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Women's Collections: Subject Guide: Women at Work

Women at Work: Manuscript Collections

9to5 Atlanta Working Women Records, 1972-2009 (L2005-08)
The records, 1972-2009 (bulk 1984-2006), of non-profit organization 9to5 Atlanta Working Women consist primarily of correspondence, grant and funding proposals, meeting minutes and agendas, surveys and reports, membership records, campaign and project materials, photographs, reference files, and audio-visual material. The collection documents the major campaigns and activities of 9to5 while also detailing the day to day functioning of a major non-profit organization. The collection contains an assortment of reference/statistics files, including news clippings, reports and surveys, factsheets, pamphlets, booklets, legislative documents, and organizational resources related to non-profits and social organizing as well as major campaigns and legislation. Although the collection documents primarily the work of and interactions between the national board and Atlanta 9to5, the collection also includes administrative and campaign files from other state chapters.

Anne Deeley Papers, 1975-1983; undated (W026)
Anne Deeley has been a champion of women's rights both as an activist and a businesswoman. The Anne Deeley papers, 1975-1983, include material from two scrapbooks (dismantled for preservation purposes) of photographs, contact sheets, printed material (flyers, newsletters, newspaper clippings, pamphlets, invitations, programs and registration forms), and letters pertaining to Deeley-Fenton and Associates, Inc., the Atlanta chapter of the Feminist Action Alliance, women and work, and career training.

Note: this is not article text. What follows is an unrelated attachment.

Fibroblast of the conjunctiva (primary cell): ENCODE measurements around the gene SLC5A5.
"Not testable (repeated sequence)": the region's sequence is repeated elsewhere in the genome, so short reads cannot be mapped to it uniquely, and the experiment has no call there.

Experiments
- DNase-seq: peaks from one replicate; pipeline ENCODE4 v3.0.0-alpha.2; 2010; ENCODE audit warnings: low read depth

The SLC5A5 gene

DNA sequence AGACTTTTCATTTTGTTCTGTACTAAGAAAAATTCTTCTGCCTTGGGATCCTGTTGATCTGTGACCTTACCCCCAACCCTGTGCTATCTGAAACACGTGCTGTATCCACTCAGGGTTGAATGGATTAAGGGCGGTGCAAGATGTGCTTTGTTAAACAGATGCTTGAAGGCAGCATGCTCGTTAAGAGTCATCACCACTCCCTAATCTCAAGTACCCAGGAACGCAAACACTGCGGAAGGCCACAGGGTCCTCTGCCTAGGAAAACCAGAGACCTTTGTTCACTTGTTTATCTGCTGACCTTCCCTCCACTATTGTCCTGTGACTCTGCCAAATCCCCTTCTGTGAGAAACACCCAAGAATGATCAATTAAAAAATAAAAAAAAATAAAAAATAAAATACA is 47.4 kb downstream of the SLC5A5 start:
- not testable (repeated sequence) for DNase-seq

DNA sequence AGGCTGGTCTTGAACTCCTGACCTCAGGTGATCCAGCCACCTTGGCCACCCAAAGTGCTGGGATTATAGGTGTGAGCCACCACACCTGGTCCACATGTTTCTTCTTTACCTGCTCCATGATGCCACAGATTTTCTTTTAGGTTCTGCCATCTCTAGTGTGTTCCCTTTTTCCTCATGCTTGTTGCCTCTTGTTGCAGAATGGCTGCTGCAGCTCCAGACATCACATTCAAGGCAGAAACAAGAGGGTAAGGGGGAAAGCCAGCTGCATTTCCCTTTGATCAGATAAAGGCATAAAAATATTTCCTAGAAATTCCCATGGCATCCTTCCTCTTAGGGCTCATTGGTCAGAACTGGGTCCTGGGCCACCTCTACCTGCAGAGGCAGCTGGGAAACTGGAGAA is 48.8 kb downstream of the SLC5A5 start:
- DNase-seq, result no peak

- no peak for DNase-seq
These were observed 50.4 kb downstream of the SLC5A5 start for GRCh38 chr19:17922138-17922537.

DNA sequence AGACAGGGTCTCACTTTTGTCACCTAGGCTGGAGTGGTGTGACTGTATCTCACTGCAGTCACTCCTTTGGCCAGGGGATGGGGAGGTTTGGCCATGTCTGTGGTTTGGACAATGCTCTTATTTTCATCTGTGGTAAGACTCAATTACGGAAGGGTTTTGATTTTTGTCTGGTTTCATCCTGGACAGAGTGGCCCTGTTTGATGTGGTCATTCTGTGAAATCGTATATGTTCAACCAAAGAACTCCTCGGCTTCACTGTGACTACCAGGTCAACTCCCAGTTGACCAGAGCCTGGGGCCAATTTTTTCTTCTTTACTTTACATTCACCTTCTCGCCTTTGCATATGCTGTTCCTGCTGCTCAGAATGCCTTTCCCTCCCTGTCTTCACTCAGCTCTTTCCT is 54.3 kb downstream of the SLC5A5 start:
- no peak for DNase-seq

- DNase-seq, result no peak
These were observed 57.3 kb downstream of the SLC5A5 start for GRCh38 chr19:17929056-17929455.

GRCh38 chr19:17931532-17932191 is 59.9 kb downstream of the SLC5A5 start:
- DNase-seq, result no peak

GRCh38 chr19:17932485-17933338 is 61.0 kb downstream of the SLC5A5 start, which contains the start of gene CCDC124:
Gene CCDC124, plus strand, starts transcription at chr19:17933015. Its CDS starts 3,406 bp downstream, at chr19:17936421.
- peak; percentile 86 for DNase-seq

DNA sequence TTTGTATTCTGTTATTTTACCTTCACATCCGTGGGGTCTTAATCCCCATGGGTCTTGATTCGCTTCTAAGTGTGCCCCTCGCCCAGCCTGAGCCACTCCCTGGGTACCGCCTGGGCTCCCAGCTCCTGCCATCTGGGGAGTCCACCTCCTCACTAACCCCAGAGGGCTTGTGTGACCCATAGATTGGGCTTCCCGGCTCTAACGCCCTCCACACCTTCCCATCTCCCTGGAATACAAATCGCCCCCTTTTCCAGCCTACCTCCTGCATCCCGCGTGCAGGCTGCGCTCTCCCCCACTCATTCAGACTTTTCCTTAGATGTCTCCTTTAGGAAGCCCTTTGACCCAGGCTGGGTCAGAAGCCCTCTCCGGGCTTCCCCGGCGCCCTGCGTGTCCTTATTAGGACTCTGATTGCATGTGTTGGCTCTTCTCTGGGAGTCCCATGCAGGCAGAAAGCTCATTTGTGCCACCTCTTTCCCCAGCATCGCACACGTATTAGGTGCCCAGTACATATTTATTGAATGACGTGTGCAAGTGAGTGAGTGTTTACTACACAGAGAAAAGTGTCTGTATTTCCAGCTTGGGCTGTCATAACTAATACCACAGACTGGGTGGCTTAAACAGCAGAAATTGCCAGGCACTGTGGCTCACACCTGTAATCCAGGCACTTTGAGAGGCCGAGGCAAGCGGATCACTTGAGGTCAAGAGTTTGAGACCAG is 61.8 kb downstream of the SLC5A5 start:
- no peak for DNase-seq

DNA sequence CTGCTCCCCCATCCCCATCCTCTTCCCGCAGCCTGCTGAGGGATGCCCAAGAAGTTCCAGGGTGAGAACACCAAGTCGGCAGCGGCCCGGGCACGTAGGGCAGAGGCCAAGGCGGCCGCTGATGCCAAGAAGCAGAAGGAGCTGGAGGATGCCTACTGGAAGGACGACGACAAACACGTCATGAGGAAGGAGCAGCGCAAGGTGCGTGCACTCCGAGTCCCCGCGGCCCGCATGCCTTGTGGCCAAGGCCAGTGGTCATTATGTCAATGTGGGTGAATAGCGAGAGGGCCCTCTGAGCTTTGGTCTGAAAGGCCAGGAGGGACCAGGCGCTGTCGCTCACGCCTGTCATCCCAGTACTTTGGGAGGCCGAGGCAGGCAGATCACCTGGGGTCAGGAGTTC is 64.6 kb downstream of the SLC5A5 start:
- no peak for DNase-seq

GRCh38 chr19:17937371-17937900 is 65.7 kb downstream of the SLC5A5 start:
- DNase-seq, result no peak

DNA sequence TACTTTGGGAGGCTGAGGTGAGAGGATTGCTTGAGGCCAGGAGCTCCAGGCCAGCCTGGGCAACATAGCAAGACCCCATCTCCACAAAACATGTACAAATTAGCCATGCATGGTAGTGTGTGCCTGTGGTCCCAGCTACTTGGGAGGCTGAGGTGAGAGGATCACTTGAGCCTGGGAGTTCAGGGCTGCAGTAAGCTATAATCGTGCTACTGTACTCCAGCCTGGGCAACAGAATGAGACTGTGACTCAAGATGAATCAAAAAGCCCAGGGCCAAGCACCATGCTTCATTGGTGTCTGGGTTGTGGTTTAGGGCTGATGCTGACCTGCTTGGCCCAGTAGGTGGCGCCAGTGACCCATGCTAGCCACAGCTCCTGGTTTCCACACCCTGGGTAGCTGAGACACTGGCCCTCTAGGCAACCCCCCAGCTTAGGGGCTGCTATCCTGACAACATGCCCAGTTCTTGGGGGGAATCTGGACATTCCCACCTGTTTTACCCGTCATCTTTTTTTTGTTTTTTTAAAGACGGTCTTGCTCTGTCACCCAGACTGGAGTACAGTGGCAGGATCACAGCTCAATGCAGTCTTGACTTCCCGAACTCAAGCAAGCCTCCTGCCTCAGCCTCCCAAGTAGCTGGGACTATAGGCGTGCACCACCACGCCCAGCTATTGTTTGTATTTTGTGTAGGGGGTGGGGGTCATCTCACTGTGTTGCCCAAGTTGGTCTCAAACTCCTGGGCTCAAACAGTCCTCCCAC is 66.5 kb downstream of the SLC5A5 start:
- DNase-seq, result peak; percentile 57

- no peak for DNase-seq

Lynn Hesse Papers, 1985; 2011 (W104)
Lynn Hesse is a former policewoman of DeKalb County, Georgia, as well as a playwright, dancer and short story author. The collection primarily documents the sex discrimination case of plaintiff Marsha Cofield, police officer, in 1985 against DeKalb County Government, but also includes some of Hesse's artistic works and her biography and resume.

Maria Getzinger Jones Papers, circa 1972-1997 (W021)
Maria Getzinger Jones' political activism and interest in equal rights originated in her work experiences, as well as from the inspiration of local and national feminists and activists. The Maria Getzinger Jones papers consists of artifacts (bumper stickers, jewelry, lapel pins, a letter opener, name tags, a paperweight, pinback buttons, a ribbon), graphic materials (photographs, postcards and posters), and manuscript materials (correspondence, news clippings, notes, printed materials and publications) related to Jones' activism and interest in equal rights and feminism, through organizations such as Atlanta NOW and CLUW.

Susan A. Millen Papers, 1979-1998 (bulk 1980-1988) (W011)